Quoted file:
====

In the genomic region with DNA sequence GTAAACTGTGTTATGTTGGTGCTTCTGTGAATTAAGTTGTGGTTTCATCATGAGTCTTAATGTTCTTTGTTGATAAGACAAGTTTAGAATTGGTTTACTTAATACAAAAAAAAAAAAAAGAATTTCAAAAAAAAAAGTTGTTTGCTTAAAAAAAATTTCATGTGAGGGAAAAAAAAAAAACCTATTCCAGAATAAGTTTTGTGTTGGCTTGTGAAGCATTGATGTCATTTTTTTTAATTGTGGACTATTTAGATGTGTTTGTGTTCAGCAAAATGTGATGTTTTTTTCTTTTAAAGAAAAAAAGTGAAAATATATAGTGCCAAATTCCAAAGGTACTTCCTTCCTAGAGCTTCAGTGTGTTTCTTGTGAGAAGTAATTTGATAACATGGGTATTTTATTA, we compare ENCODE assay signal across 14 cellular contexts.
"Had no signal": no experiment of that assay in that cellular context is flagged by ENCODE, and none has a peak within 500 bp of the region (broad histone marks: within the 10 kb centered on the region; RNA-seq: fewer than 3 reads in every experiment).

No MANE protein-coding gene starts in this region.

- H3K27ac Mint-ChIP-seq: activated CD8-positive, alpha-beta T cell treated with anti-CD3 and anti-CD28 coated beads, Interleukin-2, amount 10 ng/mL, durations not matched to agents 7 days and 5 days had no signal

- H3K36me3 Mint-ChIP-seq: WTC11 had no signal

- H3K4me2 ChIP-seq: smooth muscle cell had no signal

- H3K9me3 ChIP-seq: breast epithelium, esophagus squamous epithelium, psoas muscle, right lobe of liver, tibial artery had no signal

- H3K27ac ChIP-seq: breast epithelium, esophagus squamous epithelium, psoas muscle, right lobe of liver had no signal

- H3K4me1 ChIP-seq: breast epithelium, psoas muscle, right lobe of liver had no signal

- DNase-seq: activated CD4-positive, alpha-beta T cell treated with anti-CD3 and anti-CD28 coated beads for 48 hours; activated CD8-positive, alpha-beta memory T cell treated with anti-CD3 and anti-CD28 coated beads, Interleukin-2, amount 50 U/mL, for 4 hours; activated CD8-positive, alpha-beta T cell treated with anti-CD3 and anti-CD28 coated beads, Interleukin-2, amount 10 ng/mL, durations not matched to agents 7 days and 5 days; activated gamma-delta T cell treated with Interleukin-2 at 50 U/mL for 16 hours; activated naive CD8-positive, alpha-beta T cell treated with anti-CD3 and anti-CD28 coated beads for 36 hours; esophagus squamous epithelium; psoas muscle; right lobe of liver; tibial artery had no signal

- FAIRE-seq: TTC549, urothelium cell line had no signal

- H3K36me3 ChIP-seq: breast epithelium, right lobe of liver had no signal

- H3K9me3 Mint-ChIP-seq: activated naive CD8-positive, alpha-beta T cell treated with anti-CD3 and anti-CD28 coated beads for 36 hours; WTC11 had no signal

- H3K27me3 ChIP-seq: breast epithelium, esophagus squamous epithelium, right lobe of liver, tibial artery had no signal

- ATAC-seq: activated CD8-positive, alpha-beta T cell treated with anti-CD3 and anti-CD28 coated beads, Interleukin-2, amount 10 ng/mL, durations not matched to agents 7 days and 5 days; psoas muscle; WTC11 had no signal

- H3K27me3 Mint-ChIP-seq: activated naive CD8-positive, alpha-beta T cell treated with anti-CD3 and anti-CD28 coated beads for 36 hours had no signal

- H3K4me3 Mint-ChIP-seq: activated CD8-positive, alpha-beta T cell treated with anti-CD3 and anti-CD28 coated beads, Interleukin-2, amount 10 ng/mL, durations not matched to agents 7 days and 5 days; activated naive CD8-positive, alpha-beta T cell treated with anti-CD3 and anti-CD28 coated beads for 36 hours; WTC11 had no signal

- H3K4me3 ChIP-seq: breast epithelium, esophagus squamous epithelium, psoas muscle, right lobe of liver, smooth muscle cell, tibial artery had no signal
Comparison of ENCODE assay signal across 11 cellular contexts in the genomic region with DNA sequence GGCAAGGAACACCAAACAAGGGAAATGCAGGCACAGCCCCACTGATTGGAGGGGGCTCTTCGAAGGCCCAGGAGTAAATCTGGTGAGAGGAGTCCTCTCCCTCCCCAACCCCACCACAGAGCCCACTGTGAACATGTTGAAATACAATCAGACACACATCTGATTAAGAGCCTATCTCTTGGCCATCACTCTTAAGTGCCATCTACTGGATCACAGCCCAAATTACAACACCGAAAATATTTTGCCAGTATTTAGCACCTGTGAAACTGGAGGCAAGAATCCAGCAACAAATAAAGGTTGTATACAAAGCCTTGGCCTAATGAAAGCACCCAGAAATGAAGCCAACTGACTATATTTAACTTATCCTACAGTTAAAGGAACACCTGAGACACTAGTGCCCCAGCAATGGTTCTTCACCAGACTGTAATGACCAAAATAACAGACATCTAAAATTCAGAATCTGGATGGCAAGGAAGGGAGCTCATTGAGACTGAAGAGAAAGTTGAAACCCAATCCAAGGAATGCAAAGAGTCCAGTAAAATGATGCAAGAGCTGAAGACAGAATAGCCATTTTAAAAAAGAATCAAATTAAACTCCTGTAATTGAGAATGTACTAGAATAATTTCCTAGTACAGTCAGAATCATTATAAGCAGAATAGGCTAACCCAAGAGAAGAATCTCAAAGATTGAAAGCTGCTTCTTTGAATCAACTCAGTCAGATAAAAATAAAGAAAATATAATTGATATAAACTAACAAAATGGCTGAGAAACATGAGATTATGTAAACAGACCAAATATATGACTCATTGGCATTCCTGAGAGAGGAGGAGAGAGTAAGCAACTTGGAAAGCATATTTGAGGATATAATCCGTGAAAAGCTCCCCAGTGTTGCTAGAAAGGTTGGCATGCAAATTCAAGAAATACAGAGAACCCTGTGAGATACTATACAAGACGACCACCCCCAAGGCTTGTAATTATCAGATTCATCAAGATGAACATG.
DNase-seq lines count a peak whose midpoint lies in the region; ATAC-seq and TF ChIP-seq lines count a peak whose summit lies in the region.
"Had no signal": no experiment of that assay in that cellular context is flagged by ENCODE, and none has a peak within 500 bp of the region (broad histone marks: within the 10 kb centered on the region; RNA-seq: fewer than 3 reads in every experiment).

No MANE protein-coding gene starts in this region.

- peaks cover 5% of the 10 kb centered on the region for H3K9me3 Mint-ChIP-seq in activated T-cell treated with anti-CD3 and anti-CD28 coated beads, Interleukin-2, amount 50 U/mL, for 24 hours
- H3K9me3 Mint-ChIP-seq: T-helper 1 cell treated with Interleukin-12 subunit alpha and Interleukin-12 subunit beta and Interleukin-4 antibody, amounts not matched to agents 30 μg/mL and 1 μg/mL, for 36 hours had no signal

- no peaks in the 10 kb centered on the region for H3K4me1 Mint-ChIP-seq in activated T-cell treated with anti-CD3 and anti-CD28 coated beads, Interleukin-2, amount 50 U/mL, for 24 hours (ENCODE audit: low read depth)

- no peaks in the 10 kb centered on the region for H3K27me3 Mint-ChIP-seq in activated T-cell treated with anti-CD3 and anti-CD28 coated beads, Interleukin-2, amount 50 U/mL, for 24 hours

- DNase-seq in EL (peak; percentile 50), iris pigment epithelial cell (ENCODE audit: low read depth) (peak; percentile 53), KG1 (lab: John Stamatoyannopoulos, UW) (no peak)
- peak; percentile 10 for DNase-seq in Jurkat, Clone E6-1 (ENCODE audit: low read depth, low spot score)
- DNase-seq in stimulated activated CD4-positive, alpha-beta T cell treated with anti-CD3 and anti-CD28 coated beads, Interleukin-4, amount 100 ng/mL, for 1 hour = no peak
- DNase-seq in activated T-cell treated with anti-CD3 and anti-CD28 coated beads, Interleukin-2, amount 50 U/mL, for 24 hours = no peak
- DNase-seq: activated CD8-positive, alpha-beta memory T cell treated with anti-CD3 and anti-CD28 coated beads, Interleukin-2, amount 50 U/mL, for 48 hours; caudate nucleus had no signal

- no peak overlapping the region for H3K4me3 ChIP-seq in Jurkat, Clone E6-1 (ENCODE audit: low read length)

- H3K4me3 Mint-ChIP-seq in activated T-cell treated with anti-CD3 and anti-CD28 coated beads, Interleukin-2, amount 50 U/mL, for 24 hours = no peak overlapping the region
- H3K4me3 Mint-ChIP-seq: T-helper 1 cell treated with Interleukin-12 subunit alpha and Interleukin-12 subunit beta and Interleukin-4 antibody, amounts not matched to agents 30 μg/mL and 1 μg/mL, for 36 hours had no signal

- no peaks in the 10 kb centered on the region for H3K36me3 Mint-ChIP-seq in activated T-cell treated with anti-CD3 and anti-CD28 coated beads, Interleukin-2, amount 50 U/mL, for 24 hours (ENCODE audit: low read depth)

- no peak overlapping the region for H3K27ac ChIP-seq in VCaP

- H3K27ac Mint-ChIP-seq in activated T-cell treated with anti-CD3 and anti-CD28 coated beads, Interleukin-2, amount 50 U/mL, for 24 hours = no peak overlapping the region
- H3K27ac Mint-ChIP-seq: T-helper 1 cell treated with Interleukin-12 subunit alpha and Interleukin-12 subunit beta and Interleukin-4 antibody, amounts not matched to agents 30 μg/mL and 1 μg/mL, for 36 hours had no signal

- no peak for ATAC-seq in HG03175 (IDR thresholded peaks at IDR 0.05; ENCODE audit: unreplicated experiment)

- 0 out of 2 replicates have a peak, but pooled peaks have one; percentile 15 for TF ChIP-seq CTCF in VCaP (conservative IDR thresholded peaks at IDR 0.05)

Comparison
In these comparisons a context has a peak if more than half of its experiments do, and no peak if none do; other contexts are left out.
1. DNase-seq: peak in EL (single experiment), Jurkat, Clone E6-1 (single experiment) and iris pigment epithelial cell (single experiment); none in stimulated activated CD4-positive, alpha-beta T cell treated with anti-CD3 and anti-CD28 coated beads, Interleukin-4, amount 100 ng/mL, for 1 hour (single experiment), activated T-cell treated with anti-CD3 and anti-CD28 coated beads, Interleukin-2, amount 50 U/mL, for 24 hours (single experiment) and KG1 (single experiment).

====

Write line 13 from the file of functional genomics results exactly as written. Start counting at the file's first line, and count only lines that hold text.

- H3K9me3 Mint-ChIP-seq: activated naive CD8-positive, alpha-beta T cell treated with anti-CD3 and anti-CD28 coated beads for 36 hours; WTC11 had no signal